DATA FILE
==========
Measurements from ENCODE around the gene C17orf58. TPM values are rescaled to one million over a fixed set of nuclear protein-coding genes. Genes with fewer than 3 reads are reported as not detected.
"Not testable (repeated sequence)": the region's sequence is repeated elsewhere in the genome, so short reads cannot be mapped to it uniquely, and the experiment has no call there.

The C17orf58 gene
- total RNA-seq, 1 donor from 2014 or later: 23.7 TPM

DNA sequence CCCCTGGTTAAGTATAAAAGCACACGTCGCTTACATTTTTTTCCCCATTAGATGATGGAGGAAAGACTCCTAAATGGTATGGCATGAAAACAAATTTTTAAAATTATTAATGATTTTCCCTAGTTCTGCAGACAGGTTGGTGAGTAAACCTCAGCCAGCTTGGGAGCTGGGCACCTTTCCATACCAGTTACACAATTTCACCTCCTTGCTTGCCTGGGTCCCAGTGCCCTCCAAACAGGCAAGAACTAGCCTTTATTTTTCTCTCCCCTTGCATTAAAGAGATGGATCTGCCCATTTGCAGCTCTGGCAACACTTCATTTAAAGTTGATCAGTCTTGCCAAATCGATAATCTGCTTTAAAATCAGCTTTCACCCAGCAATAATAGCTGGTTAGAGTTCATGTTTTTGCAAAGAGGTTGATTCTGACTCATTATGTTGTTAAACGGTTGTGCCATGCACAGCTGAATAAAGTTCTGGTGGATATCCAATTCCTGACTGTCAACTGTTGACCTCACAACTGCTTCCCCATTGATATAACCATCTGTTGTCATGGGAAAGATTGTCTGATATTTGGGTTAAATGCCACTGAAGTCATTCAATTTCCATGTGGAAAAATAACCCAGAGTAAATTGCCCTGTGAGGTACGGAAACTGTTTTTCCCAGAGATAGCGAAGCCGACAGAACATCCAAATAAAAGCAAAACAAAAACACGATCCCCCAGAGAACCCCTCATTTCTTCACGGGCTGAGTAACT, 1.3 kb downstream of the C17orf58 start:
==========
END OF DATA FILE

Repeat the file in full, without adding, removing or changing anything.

Measurements from ENCODE around the gene C17orf58. TPM values are rescaled to one million over a fixed set of nuclear protein-coding genes. Genes with fewer than 3 reads are reported as not detected.
"Not testable (repeated sequence)": the region's sequence is repeated elsewhere in the genome, so short reads cannot be mapped to it uniquely, and the experiment has no call there.

The C17orf58 gene
- total RNA-seq, 1 donor from 2014 or later: 23.7 TPM

DNA sequence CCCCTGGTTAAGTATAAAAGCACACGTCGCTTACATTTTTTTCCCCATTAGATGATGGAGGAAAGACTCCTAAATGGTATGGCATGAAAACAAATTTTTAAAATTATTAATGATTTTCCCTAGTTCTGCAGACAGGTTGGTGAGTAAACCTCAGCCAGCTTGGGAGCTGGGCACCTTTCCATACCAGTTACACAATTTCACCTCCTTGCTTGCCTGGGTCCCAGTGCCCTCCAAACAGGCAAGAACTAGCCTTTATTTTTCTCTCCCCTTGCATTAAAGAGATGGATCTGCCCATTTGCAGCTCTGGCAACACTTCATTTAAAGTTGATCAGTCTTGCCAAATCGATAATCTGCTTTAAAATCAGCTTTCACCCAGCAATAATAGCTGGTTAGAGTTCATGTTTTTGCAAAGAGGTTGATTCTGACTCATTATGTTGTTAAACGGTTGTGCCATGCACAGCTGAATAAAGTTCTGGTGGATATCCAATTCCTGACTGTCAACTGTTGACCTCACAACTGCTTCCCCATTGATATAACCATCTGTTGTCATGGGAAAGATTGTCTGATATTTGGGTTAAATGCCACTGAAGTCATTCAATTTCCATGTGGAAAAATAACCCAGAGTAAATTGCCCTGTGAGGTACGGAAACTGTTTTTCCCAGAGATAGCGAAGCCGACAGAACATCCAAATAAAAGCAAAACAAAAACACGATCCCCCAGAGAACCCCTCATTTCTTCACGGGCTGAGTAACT, 1.3 kb downstream of the C17orf58 start: